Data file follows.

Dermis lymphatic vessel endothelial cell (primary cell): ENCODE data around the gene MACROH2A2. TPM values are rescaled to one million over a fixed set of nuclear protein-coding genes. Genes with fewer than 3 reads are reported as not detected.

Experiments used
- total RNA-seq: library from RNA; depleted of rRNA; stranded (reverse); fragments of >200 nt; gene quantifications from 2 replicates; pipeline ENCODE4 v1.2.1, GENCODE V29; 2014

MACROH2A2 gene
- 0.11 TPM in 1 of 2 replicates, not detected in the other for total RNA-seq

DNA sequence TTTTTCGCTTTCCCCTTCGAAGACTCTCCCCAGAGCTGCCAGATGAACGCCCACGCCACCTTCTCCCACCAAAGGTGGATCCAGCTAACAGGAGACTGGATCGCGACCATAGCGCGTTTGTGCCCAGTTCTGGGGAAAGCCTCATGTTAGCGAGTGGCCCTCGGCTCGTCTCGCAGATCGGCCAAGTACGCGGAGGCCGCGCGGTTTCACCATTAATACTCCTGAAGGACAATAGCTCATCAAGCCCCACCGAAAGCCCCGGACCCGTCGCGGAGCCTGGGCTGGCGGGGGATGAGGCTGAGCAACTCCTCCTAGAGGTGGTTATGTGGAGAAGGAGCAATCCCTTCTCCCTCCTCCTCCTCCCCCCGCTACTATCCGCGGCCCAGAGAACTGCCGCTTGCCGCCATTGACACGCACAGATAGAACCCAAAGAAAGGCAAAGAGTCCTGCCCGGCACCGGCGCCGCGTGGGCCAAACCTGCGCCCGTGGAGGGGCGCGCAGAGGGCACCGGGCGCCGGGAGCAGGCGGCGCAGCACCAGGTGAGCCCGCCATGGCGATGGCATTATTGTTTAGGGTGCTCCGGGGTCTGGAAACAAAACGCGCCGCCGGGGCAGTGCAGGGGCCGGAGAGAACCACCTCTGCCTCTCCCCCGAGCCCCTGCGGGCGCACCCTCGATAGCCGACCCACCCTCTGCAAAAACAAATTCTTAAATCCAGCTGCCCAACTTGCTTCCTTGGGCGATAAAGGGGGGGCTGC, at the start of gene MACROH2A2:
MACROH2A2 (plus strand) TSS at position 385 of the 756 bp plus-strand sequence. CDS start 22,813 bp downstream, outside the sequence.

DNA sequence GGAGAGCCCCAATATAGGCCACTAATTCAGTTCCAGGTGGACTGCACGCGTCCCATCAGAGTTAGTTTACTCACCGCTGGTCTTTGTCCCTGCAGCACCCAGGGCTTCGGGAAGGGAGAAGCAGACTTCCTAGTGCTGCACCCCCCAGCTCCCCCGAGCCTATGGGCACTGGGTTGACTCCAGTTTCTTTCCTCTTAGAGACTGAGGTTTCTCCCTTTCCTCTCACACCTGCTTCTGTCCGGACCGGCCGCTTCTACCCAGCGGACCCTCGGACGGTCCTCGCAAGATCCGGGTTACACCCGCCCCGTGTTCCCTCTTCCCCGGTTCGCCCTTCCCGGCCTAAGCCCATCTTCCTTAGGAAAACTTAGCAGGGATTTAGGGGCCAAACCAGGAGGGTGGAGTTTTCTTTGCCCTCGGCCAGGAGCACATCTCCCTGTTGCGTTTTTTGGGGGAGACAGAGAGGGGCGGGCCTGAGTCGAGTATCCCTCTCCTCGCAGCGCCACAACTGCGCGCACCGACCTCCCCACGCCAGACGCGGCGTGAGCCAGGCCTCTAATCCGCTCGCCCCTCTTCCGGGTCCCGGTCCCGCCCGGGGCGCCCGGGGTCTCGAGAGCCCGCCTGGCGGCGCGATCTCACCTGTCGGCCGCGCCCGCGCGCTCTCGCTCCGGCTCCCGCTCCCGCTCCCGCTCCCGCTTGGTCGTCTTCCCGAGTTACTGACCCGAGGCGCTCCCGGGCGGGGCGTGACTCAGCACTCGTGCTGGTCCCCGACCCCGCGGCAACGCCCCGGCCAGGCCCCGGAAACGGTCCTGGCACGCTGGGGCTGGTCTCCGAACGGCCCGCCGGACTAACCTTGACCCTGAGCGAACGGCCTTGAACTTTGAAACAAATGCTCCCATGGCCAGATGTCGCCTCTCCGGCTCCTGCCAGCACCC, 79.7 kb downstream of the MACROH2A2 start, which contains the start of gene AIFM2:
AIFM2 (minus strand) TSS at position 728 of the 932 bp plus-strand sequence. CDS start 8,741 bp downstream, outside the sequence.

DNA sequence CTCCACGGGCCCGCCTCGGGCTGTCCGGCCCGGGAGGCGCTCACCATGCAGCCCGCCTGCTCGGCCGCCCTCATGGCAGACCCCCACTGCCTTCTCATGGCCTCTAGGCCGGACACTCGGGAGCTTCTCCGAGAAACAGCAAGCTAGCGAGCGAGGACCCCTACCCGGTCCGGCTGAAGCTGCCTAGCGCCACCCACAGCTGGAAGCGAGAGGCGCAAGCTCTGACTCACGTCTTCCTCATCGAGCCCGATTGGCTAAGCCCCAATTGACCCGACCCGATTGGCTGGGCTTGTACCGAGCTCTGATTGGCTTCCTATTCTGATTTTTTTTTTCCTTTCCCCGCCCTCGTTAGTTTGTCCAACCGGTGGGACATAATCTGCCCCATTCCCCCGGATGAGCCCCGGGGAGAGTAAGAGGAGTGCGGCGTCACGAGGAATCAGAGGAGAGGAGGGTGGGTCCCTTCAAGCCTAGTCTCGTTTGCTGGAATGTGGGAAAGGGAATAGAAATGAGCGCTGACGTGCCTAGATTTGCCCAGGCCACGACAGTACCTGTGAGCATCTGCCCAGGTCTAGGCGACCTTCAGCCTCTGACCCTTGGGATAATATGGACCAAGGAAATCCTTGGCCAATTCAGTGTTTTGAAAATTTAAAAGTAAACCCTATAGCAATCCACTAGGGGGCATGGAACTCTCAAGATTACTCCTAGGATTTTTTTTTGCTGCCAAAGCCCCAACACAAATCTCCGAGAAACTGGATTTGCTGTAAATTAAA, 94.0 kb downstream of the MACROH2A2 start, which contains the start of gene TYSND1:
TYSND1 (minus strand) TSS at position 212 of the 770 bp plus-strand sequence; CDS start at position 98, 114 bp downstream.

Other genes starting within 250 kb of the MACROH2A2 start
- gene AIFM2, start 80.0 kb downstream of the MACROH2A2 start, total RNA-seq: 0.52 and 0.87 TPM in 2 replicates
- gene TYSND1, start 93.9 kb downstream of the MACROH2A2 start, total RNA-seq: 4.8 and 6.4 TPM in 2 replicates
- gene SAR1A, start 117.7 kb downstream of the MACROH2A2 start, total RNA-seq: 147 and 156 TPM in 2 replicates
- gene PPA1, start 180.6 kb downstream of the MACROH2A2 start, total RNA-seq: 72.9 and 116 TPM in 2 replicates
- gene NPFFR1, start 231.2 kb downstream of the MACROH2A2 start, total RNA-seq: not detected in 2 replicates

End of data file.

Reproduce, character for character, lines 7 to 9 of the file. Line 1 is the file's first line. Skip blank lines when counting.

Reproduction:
MACROH2A2 (plus strand) TSS at position 385 of the 756 bp plus-strand sequence. CDS start 22,813 bp downstream, outside the sequence.

DNA sequence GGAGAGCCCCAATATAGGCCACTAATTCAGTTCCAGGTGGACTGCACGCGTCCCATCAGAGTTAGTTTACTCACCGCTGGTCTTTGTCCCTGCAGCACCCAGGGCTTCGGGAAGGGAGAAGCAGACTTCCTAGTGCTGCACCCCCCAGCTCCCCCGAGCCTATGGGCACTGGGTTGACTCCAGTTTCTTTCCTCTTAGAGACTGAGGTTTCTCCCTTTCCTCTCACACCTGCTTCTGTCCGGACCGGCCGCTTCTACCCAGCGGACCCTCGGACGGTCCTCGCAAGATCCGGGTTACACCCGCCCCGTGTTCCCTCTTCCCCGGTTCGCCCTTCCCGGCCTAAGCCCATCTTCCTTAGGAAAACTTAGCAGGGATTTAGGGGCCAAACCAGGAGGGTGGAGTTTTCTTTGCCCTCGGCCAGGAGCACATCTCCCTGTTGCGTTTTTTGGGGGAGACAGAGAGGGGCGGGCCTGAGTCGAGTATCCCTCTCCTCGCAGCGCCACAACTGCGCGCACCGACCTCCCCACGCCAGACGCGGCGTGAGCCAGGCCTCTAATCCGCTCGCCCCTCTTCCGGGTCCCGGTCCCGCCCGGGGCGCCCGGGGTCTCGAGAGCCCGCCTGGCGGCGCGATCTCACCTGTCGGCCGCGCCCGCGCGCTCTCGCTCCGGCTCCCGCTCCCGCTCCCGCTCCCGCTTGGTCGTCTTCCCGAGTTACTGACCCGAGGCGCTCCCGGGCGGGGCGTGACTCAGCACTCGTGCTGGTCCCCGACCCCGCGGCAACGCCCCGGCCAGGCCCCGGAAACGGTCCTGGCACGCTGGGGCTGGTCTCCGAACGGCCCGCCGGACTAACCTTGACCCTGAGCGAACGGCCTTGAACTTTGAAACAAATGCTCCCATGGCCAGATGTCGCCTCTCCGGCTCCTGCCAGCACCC, 79.7 kb downstream of the MACROH2A2 start, which contains the start of gene AIFM2:
AIFM2 (minus strand) TSS at position 728 of the 932 bp plus-strand sequence. CDS start 8,741 bp downstream, outside the sequence.